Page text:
Wednesday, May 9, 2007

The Trail to Wittenburg

Over at confessingevangelical, I found a pretty good discussion about whether many prots who "swim the Tiber", i.e. join the Roman Catholic Church, are really looking for what we have in Lutheranism. In Lutheranism, we have the historic liturgy, sacramental theology, by which I mean assurance through objective means. This is contrasted with American Evangelicalism which has none of those. I think I have to agree. I have spoken with several converts to Roman Catholicism and Eastern Orthodoxy who seemed "Lutheran" in the way they saw things. Not every one, but a rather significant number.

So, why don't more of these "see the light"? I believe there are several reasons:

  • Historically, we don't try and convert people from other Christian Churches--one reason is that we believe other churches, like the Roman Catholic, Presbyterian etc. are churches because they still have the Gospel, though defectively. This is a barrier to evangelizing other Christians, even if there can be good justification for it.
  • Lutherans are basically Northern European, the "Frozen Chosen", inhabiting Scandinavia, Northern Germany, the Baltic States and little else. As an immigrant Church in the USA Lutherans were ethnic for a pretty long time. (This is not 100% true, I know) The LC-MS only moved to English in the last century!
  • It sounds like a cliche, but we don't tell people who we are and what we believe. We have a tendency to put our lamp under a basket and try to be like our protestant neighbors.
  • We are lumped into generic "protestantism", which implies we have things in common with other prots which we do not, for example a symbolic understanding of the Lord's Supper. This is actually a sore point with some Lutheran pastors I know. If may believe we are just another species of protestant, why even bother?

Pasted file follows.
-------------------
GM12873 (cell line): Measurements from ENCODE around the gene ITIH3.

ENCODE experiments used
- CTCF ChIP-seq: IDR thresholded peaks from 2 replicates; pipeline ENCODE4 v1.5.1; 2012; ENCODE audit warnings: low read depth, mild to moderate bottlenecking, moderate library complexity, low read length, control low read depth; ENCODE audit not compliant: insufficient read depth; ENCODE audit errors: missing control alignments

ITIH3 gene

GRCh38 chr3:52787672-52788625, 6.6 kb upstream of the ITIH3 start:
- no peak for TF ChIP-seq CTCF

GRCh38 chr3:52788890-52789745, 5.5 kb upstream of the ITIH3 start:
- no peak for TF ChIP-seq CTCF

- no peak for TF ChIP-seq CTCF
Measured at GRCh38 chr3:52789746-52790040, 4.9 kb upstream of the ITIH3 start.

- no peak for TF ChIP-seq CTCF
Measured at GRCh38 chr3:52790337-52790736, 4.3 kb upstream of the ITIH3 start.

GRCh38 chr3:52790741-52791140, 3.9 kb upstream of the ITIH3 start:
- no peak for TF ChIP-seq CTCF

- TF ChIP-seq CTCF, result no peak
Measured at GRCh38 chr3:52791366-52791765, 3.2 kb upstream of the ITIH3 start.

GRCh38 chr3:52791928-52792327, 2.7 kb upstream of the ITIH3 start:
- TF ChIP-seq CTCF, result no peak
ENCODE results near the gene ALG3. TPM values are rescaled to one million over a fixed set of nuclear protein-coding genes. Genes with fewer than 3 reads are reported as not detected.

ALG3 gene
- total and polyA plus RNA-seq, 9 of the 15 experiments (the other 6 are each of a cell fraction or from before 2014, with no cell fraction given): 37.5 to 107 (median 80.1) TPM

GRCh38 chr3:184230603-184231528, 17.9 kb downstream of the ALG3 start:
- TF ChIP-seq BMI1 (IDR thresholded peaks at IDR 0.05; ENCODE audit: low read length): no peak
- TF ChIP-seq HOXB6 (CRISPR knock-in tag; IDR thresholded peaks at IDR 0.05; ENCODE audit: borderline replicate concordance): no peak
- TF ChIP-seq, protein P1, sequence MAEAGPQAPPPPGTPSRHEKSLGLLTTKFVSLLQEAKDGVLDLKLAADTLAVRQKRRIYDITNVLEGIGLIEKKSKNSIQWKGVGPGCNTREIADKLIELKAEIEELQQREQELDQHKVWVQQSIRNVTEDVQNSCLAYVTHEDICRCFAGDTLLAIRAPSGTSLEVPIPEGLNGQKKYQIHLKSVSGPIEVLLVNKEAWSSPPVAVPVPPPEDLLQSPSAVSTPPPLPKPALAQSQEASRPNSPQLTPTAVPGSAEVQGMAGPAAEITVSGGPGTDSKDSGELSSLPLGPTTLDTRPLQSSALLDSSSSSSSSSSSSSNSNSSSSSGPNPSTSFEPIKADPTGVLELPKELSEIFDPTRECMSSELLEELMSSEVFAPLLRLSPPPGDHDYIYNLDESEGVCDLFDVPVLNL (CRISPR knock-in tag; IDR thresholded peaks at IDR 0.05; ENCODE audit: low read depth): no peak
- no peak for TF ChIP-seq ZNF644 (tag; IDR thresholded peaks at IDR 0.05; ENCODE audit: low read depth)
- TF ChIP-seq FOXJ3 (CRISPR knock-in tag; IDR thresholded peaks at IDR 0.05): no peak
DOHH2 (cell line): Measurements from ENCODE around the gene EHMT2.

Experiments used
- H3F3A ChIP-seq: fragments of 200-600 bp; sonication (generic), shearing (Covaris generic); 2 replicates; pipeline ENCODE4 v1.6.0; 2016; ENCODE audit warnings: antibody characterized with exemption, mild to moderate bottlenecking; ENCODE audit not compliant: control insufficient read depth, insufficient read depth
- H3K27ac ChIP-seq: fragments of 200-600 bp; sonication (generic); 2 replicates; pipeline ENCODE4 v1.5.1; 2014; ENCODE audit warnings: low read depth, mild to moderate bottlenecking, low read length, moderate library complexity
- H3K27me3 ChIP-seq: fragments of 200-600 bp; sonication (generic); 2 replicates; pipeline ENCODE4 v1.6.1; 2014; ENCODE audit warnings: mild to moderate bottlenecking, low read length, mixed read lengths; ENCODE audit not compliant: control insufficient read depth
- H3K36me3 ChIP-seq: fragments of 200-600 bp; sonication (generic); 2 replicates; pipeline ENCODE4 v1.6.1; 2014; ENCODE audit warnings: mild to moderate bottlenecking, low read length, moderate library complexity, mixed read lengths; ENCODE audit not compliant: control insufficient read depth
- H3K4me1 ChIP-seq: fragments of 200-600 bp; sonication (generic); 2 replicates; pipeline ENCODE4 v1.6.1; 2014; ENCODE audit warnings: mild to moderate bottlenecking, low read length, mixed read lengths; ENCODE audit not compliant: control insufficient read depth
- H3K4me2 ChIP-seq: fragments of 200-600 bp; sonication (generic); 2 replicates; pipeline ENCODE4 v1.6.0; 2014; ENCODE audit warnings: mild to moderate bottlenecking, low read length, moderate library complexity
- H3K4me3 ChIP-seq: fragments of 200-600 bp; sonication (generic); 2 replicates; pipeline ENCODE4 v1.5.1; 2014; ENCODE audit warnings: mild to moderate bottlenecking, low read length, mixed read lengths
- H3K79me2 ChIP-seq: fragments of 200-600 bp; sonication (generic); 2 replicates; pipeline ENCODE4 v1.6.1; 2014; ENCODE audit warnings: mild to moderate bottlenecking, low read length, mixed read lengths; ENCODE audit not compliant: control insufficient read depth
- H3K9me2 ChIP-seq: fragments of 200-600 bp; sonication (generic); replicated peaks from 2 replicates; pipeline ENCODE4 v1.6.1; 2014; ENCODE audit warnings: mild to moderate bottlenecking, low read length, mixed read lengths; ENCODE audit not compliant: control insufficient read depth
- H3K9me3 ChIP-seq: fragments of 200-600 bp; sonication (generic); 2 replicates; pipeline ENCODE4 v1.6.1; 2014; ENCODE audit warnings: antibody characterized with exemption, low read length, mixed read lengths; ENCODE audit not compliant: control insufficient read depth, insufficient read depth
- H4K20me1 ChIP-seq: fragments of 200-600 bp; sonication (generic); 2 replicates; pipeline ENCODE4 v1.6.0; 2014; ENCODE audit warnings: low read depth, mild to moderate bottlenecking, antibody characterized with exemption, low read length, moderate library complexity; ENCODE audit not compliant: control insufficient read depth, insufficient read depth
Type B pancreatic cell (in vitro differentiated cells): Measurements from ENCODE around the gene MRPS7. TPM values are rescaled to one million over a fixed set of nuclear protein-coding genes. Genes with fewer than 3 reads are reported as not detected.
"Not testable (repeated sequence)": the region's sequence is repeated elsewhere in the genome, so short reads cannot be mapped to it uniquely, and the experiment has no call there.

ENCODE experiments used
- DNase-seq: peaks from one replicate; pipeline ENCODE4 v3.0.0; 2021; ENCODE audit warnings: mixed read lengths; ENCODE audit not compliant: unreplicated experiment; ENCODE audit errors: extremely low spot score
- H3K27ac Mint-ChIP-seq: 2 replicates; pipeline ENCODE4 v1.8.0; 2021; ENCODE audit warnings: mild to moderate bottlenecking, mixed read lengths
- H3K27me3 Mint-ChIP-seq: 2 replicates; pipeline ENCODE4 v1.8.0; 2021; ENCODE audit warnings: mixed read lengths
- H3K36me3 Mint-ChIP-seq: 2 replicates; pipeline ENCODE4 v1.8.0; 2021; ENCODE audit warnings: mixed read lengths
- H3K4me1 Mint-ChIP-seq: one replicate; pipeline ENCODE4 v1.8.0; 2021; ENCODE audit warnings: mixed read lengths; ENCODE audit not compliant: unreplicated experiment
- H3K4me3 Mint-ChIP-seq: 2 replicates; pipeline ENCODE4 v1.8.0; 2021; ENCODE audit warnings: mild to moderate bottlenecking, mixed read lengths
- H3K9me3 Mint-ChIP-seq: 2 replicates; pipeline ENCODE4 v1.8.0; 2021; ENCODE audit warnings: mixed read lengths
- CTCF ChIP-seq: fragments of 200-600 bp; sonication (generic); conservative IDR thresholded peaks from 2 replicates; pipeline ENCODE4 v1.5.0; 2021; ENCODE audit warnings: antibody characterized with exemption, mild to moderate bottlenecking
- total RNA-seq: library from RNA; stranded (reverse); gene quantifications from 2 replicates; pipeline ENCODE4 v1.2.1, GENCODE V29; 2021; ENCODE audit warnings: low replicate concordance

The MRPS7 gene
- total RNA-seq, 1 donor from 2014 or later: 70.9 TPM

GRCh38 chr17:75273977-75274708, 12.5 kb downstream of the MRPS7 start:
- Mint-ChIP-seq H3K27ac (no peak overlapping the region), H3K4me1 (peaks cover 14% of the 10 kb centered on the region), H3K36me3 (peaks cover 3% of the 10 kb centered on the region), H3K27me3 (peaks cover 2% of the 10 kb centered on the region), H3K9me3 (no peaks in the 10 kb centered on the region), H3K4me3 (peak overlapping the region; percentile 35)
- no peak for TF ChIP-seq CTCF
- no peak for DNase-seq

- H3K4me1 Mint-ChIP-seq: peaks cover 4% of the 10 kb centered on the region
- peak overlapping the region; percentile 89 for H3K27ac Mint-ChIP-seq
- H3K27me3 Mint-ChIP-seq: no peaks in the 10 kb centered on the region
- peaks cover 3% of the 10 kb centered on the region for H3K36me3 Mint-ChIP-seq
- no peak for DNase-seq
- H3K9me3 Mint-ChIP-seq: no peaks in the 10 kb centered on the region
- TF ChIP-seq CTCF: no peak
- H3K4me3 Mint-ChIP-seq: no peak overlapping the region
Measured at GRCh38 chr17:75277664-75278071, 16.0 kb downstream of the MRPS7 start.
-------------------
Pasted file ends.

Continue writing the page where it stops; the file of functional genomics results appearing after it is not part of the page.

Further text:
• We are divided against ourselves. The ELCA is larger then the LC-MS and the WELS combined--that means if someone checks out a local Lutheran congregation the probability is that he will find an ELCA parish, which will very likely be very trendy and on the path to Anglicanism. This will likely turn away those who seek the historic Christian Church.

I don't really have any solutions to this. I suppose the best thing to do is tell everyone the reason we are joyful: we are baptized members of the Body of Christ, and because of his love we have forgiveness and eternal life. Or, in the words of Phillip in 1 John 46 "Nathanael said to him, "Can anything good come out of Nazareth?" Philip said to him, "Come and see."

Substitute "Wittenburg" for "Nazareth" you may begin to see the outlines of a solution.


Eric said...

Great post. I think we need to do more to "get the word out" about the Lutheran faith. We are what so many "Evangelicals" are looking for.

I think the timing is right for a massive return to the "first evangelicals". So many in the current generation are looking back into the past, are more open to liturgical worship, and are tired of the "willow creek" model.

The irony is that many in the Lutheran church have embraced the "church growth" paradigm. When the "searching evangelicals" come knocking on our door, they will be upset to find we look just like the churches they left.

We need to help as many people as possible find the Wittenberg Trail.


Edward Reiss said...

Thanks for the encouragement Eric. And mostly thanks for your blog.

I hope you are right about a massive return. As i wrote, a lot of people who were hunting for a new church seem like they would be pretty good Lutherans to me. I am glad I stopped by Holy Trinity Lutheran Church 14 years ago.

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